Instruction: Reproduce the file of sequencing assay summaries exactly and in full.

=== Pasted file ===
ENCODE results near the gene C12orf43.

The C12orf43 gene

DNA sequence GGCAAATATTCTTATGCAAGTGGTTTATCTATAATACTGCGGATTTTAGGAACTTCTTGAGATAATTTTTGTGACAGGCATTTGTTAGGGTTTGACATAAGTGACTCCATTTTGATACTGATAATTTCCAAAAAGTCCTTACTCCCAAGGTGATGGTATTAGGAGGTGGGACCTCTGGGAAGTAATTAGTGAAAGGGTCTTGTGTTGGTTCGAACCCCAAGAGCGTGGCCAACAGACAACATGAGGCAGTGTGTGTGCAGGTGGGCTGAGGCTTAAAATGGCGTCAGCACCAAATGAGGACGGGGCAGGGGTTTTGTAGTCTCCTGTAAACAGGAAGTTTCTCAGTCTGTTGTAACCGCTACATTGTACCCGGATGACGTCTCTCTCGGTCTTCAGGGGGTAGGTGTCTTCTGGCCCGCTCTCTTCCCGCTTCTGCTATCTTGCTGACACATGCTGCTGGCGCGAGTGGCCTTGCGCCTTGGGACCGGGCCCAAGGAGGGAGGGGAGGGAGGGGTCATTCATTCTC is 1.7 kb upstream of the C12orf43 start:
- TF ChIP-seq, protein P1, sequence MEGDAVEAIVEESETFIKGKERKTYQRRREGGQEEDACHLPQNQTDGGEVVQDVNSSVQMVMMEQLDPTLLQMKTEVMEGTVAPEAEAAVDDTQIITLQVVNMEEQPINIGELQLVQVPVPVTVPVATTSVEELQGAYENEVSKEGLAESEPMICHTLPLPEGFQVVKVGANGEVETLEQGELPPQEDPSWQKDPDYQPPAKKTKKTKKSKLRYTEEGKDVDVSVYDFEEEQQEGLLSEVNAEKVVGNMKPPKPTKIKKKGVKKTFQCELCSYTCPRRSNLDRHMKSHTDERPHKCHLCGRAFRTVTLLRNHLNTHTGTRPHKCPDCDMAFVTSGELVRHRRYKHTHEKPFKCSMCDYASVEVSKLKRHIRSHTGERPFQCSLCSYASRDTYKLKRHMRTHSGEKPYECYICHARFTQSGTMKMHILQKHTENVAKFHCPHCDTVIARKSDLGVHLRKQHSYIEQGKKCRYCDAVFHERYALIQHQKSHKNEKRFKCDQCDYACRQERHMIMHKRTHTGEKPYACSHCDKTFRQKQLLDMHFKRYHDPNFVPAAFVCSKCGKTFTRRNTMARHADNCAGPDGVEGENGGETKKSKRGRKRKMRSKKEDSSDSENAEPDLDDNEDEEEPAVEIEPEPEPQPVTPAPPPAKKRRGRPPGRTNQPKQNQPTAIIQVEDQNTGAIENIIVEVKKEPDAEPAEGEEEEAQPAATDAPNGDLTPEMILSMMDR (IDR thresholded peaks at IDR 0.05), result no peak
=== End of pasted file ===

ENCODE results near the gene C12orf43.

The C12orf43 gene

DNA sequence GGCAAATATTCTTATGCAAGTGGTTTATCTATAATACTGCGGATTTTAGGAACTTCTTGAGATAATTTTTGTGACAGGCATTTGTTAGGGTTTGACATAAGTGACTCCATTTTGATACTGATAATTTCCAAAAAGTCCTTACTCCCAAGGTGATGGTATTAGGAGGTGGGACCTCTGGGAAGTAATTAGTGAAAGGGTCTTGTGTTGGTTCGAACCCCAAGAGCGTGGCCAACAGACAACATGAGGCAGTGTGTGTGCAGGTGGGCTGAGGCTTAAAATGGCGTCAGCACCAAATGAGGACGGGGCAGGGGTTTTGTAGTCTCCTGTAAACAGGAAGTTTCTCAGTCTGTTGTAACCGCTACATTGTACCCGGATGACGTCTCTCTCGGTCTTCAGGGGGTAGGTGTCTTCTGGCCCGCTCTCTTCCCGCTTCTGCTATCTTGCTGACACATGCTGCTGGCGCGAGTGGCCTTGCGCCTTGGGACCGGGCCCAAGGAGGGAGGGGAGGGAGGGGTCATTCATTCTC is 1.7 kb upstream of the C12orf43 start:
- TF ChIP-seq, protein P1, sequence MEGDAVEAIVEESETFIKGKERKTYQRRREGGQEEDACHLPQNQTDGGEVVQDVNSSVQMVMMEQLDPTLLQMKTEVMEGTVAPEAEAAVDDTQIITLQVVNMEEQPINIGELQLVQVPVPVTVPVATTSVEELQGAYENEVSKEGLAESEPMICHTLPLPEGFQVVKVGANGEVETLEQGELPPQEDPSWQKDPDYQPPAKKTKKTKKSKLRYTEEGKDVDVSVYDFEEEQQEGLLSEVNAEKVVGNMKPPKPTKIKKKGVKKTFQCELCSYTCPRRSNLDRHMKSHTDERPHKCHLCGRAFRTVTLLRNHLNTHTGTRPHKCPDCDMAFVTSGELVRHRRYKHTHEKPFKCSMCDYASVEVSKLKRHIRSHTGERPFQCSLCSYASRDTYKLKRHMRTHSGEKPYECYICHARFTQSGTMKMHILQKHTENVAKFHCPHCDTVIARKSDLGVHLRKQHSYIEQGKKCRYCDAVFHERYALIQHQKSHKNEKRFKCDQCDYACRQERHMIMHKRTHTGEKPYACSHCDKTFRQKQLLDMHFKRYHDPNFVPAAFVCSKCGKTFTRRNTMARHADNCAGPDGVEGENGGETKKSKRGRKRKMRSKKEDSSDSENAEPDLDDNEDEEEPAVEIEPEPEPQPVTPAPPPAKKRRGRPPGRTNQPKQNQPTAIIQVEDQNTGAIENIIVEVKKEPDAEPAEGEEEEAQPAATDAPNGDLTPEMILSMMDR (IDR thresholded peaks at IDR 0.05), result no peak